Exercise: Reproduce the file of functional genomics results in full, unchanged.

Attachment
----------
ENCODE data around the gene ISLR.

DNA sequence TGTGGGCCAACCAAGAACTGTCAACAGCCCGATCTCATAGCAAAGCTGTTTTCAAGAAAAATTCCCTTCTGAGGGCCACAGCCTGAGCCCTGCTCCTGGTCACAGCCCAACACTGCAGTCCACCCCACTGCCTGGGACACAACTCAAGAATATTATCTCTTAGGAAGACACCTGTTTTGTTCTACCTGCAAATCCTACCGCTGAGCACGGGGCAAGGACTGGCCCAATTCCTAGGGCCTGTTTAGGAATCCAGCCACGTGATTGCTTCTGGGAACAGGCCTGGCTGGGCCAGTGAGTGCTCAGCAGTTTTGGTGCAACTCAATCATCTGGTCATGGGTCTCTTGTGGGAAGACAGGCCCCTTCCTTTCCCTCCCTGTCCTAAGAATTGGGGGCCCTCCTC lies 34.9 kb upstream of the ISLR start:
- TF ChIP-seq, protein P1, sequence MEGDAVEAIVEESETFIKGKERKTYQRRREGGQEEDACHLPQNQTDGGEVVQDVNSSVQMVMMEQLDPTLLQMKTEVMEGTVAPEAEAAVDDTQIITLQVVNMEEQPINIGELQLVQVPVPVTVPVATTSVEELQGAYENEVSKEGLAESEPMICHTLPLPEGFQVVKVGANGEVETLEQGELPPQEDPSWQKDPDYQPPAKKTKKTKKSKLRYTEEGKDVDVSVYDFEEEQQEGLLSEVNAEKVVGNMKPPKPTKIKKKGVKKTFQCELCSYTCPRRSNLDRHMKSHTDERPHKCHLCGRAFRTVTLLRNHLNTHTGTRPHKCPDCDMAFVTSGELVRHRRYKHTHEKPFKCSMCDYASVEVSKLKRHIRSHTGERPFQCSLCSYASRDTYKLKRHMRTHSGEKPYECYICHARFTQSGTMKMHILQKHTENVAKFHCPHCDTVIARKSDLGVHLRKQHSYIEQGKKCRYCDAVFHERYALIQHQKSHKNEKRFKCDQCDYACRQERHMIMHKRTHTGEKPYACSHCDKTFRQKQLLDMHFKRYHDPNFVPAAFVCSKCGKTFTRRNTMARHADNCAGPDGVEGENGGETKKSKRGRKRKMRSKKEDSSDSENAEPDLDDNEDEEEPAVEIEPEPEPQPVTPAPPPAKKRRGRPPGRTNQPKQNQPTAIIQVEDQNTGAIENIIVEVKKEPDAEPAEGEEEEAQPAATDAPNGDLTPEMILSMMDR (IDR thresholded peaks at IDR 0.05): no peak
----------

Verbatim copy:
ENCODE data around the gene ISLR.

DNA sequence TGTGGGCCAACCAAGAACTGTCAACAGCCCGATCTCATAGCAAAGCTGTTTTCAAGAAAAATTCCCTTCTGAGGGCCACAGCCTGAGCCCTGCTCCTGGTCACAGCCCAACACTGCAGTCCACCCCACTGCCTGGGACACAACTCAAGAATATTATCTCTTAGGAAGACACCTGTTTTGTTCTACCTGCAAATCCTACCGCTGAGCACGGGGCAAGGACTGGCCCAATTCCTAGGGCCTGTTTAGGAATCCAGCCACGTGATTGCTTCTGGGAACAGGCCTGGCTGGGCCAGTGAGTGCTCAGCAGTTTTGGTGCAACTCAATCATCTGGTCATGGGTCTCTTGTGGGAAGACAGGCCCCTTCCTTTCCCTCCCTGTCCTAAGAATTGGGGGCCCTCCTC lies 34.9 kb upstream of the ISLR start:
- TF ChIP-seq, protein P1, sequence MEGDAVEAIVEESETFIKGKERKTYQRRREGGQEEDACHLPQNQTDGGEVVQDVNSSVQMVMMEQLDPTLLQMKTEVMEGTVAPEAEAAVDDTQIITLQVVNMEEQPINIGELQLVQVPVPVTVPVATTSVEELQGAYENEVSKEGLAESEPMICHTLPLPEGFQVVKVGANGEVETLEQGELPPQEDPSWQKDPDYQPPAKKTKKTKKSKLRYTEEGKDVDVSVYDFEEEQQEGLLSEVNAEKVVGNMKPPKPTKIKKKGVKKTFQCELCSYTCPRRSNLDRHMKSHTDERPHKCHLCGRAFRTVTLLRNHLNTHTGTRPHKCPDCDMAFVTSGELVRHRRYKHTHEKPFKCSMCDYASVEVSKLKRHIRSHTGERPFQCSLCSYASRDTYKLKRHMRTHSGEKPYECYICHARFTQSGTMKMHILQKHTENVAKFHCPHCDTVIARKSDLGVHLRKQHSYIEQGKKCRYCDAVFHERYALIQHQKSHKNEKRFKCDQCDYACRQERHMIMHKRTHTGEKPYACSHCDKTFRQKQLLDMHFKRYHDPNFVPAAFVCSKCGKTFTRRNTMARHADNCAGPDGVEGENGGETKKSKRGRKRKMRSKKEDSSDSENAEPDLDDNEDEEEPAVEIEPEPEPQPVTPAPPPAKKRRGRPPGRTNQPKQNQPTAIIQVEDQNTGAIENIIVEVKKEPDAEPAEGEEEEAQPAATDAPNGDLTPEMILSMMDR (IDR thresholded peaks at IDR 0.05): no peak